It’s that time of year again when English Language Learners all across the country are being assessed to determine their level of proficiency in listening, speaking, reading and writing. In North Carolina we use the ACCESS test for this purpose. The name of the test is an acronym for “Assessing Comprehension and Communication in English State-to-State”).
Every year teachers around the country wonder about the effectiveness of such tests. We have all had the experience of seeing a student exit ESL services only to flounder in the regular classroom for reasons that we all understand: the student was not ready to function like a native speaker, yet is expected to do so because of having exited ESL services.
While this problem is present in every state, regardless of the test used, it is particularly acute in North Carolina because our state does not follow the recommendation of the designers of the test regarding exit criteria. WIDA (World-class Instructional Design and Assessment) recommends that the test be used as one criterion among several, and that a student not be exited with a composite score of less than 5 out of 6 on the ACCESS test. North Carolina uses the test as the only criterion and exists students with a composite score of 4.8.
What is the the effect of this decision on students? Denying students the support they need before they have an adequate grasp of academic English sets them up for failure. A student who can carry on a perfectly sensible conversation with teachers and sound fluent, often still lacks the academic vocabulary essential to success in school. Teachers are well aware of this and frequently lament a student exiting the ESL program when it is clear the student is not ready.
Financial Incentives to Underserve Language Learners
Why would any state decide not to follow the recommendations of the designers of the test in terms of exiting children from ESL services?
Meeting the needs of second language learners is expensive. It requires additional training for classroom teachers, hiring language acquisition specialists in every school district—sometimes several per school—and purchasing expensive curricular materials. By lowering the bar for exiting its ESL program, a state can “save” a massive amount of money.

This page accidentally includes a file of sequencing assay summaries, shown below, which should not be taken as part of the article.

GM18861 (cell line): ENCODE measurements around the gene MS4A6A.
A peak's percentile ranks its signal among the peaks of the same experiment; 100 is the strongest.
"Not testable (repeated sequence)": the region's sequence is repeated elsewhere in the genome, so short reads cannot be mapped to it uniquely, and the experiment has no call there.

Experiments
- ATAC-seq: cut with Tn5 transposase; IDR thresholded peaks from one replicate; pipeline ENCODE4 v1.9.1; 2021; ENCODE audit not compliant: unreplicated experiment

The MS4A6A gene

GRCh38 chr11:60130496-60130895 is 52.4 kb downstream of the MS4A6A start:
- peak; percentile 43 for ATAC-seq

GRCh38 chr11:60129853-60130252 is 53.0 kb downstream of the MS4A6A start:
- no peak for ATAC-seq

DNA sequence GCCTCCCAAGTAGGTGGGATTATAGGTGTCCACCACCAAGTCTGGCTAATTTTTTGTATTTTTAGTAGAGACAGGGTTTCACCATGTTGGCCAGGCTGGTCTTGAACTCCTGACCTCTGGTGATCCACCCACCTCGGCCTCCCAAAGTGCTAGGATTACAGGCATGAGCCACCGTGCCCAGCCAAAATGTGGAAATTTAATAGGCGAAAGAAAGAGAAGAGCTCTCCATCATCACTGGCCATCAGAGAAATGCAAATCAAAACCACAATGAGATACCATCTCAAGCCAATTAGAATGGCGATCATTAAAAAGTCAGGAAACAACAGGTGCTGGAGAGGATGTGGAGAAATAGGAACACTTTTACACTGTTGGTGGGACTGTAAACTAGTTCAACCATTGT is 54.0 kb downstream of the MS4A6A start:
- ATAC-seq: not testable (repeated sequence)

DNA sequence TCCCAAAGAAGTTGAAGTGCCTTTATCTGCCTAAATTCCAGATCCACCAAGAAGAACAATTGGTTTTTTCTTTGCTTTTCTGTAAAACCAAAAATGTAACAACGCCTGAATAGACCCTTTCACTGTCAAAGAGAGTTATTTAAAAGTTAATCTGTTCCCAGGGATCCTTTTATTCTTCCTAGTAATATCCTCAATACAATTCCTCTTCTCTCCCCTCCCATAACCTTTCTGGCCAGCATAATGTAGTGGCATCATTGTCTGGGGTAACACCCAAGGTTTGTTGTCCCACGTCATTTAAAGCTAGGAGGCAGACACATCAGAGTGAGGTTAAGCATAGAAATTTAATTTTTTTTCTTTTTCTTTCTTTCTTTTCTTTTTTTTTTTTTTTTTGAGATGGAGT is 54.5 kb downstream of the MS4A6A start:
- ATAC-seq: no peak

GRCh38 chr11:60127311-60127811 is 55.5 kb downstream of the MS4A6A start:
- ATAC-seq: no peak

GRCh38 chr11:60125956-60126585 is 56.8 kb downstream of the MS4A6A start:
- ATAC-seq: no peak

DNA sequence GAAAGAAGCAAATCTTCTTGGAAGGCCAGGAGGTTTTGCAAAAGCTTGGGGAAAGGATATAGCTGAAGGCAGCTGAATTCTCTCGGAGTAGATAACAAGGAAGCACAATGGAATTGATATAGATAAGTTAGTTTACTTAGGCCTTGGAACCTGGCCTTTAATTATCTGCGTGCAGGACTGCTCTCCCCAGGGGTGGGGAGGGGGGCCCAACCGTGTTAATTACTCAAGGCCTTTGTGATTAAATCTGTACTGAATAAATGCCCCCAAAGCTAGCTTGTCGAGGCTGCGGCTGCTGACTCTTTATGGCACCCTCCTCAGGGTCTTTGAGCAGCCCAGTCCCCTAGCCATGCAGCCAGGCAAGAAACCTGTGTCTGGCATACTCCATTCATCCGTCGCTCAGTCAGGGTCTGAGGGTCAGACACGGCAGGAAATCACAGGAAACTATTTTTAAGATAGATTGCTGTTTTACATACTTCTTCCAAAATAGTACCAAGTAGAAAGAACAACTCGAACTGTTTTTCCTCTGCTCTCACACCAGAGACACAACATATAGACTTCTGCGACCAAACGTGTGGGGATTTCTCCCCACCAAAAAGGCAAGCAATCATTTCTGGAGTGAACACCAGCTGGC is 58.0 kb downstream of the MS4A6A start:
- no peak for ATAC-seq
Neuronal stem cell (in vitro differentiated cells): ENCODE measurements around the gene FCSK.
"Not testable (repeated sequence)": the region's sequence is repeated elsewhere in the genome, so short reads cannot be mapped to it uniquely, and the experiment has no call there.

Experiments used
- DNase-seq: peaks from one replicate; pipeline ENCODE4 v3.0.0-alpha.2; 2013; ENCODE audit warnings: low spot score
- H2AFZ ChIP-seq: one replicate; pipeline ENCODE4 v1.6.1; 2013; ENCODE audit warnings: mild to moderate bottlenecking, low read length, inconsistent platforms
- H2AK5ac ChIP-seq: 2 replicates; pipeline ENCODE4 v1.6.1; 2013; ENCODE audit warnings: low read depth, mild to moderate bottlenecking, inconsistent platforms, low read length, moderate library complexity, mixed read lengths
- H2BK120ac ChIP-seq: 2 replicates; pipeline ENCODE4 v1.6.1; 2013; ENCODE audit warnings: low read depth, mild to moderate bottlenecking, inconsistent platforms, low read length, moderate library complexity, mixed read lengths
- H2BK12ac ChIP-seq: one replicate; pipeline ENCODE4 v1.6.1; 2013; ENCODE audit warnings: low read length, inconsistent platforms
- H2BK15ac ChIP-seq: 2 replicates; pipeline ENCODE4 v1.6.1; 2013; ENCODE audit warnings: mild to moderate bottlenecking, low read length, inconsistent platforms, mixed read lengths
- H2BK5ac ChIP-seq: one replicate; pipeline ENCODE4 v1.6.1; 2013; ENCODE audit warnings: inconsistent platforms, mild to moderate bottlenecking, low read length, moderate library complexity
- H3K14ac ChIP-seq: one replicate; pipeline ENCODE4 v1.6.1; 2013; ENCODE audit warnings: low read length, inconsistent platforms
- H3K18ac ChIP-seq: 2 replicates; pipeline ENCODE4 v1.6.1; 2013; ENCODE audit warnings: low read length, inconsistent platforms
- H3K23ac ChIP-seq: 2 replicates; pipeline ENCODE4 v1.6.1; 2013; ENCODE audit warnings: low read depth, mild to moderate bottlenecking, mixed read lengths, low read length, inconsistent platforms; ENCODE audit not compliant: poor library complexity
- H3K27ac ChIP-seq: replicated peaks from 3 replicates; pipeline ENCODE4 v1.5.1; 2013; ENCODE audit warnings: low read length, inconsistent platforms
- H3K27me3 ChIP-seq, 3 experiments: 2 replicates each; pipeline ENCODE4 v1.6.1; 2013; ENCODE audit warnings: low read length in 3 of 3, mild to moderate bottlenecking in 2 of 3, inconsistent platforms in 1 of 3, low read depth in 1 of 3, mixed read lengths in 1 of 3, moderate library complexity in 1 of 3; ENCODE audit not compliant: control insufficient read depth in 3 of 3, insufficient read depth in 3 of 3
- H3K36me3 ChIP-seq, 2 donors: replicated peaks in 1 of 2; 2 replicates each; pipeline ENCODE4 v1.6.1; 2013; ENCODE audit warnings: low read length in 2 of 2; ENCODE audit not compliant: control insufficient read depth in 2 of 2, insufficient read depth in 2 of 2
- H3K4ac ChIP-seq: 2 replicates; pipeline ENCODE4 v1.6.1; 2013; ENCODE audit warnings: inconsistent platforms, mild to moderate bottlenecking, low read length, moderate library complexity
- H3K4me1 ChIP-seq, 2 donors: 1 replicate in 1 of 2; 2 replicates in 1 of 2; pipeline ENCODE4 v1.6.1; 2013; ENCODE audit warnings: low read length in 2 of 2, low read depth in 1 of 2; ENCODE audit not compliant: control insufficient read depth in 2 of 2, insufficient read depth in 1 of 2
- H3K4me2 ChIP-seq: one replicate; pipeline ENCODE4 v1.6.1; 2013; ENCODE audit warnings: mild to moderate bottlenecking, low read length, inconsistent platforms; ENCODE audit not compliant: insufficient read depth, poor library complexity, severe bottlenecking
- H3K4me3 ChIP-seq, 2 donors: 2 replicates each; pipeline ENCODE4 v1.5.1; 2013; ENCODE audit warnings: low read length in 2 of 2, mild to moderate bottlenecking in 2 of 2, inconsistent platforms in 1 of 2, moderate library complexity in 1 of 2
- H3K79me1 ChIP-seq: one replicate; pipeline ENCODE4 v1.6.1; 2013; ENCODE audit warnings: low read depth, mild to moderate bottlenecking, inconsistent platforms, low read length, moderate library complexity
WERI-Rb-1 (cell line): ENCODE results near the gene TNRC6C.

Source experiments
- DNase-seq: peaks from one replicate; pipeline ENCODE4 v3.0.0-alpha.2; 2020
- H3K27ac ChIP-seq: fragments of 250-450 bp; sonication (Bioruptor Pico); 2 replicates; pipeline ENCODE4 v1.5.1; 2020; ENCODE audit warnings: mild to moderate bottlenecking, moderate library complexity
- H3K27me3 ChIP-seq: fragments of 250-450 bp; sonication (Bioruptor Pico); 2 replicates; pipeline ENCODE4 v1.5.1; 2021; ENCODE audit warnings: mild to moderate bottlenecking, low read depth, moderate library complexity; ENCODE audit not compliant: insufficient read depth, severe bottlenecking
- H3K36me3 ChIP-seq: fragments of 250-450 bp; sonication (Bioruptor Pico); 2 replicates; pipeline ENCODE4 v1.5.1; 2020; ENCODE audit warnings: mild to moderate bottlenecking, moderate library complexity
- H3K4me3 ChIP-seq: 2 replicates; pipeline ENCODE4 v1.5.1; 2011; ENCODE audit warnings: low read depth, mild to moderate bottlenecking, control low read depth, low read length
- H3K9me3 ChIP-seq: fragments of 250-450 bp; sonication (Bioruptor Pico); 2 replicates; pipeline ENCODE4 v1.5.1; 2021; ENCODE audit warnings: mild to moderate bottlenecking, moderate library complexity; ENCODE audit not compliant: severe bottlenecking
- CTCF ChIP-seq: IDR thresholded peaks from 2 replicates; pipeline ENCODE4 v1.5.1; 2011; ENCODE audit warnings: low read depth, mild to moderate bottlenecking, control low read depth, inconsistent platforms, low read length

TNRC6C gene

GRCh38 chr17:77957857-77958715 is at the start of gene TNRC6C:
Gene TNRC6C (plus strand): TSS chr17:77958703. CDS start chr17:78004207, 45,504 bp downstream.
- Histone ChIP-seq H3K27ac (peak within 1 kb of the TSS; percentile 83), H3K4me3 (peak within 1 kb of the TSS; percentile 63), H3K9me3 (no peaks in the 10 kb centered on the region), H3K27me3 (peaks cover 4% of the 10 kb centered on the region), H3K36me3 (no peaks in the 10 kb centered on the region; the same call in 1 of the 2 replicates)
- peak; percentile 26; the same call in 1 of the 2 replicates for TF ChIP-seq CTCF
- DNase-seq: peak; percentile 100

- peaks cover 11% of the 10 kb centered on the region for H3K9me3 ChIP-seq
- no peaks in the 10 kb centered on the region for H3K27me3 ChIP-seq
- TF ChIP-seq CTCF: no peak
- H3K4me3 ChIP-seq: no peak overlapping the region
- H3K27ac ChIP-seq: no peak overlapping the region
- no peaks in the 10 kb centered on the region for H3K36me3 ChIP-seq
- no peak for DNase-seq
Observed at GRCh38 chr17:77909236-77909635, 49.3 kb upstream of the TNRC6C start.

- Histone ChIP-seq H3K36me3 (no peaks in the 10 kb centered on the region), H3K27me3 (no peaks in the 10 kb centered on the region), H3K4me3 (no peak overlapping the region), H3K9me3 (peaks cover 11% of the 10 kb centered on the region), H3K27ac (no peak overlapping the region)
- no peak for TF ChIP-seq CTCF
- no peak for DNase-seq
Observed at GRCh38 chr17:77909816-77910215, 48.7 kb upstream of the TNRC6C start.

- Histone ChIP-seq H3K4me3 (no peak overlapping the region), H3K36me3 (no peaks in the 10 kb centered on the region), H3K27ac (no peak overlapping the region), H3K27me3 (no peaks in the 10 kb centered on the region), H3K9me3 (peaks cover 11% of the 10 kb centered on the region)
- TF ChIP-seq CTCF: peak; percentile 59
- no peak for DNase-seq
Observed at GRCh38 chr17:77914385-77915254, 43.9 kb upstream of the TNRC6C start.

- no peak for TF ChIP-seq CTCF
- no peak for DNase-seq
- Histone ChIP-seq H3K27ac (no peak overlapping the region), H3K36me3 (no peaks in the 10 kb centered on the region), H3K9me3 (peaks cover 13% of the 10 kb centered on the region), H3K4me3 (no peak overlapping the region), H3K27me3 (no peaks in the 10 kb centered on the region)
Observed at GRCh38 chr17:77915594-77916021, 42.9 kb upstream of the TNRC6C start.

Intentionally underfunding services to language learners, however, would show a blatant disregard for what federal courts have determined to be the rights of these students. So the question in the case of North Carolina becomes whether the State is aware of the damage its early exit decision is creating. This should not be a difficult question to answer, given that regular evaluation of the program is mandated by the courts and North Carolina’s own data show quite conclusively that its approach to meeting the needs of language learners is weak at best.
Mandate for Ongoing Evaluation of Programs
Court cases related to Title VI of the Civil Rights Act have established precedents to guide the way districts address the needs of ESL students. In Castañeda v. Pickard (1981) the United States Court of Appeals for the Fifth Circuit outlined a three-point test to evaluate ESL programs:
- The program a district selects must be recognized by relevant experts as a legitimate approach to language access. (It must be “based on sound educational theory”).
- The district must provide adequate resources to implement the approach it has selected. (The program must be “implemented effectively with resources for personnel, instructional materials, and space.”)
- The program must be evaluated on an ongoing basis. If students are failing to make adequate progress, the program must be improved until it can be proven effective.
The U.S. Department of Education has provided further guidance in a document entitled “The Provision of an Equal Education Opportunity to Limited-English Proficient Students“. In its effort to comply with these guidelines, North Carolina has been conducting the required evaluations for many years now, yet the graduation rate of English Language Learners still lags far behind the average for other groups of students. In 2016 North Carolina’s overall high school graduation rate was 85.8%. The graduation rate for students who had qualified as English Language Learners at some point in their school experience, though, was much lower: 57.1%. (See NC’s own publication of its graduation rate data.)
How can we consider this a program that has been “proven effective”?
Recommended Further Reading
- “Test Review: WIDA ACCESS TEST“, by Lydia Gruber, 2016
- “Thousands of English-Learners Fall Short on Test of Language Skills“, by Corey Mitchell, 2017
- Allocating Federal Funds for State Programs for English Language Learners (2011), Chapter: 3 “Quality and Comparability of State Tests of English Language Proficiency“
- “Why Carlos can’t graduate: Setting up ESOL students to fail with a too-easy test“, by Valerie Strauss, 2015